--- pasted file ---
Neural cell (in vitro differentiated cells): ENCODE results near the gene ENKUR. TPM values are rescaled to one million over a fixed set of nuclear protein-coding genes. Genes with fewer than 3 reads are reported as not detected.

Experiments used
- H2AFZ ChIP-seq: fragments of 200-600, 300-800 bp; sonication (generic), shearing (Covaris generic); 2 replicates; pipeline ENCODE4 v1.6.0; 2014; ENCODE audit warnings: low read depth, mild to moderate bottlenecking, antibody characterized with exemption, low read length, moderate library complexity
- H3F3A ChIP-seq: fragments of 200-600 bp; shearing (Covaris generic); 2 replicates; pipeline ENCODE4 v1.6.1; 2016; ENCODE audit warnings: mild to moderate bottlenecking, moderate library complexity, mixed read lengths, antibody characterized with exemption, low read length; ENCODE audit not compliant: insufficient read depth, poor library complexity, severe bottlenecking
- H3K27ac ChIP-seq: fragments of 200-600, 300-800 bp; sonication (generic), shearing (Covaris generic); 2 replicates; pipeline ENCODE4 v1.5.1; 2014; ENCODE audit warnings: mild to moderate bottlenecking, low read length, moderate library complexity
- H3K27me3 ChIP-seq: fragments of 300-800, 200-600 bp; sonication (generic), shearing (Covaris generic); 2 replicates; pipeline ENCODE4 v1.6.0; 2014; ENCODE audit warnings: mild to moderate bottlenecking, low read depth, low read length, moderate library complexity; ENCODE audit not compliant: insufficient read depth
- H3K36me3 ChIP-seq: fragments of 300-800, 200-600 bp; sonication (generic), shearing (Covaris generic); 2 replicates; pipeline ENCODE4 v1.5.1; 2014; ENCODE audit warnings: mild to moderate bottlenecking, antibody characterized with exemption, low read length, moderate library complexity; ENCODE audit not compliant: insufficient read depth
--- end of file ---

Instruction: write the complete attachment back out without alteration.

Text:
Neural cell (in vitro differentiated cells): ENCODE results near the gene ENKUR. TPM values are rescaled to one million over a fixed set of nuclear protein-coding genes. Genes with fewer than 3 reads are reported as not detected.

Experiments used
- H2AFZ ChIP-seq: fragments of 200-600, 300-800 bp; sonication (generic), shearing (Covaris generic); 2 replicates; pipeline ENCODE4 v1.6.0; 2014; ENCODE audit warnings: low read depth, mild to moderate bottlenecking, antibody characterized with exemption, low read length, moderate library complexity
- H3F3A ChIP-seq: fragments of 200-600 bp; shearing (Covaris generic); 2 replicates; pipeline ENCODE4 v1.6.1; 2016; ENCODE audit warnings: mild to moderate bottlenecking, moderate library complexity, mixed read lengths, antibody characterized with exemption, low read length; ENCODE audit not compliant: insufficient read depth, poor library complexity, severe bottlenecking
- H3K27ac ChIP-seq: fragments of 200-600, 300-800 bp; sonication (generic), shearing (Covaris generic); 2 replicates; pipeline ENCODE4 v1.5.1; 2014; ENCODE audit warnings: mild to moderate bottlenecking, low read length, moderate library complexity
- H3K27me3 ChIP-seq: fragments of 300-800, 200-600 bp; sonication (generic), shearing (Covaris generic); 2 replicates; pipeline ENCODE4 v1.6.0; 2014; ENCODE audit warnings: mild to moderate bottlenecking, low read depth, low read length, moderate library complexity; ENCODE audit not compliant: insufficient read depth
- H3K36me3 ChIP-seq: fragments of 300-800, 200-600 bp; sonication (generic), shearing (Covaris generic); 2 replicates; pipeline ENCODE4 v1.5.1; 2014; ENCODE audit warnings: mild to moderate bottlenecking, antibody characterized with exemption, low read length, moderate library complexity; ENCODE audit not compliant: insufficient read depth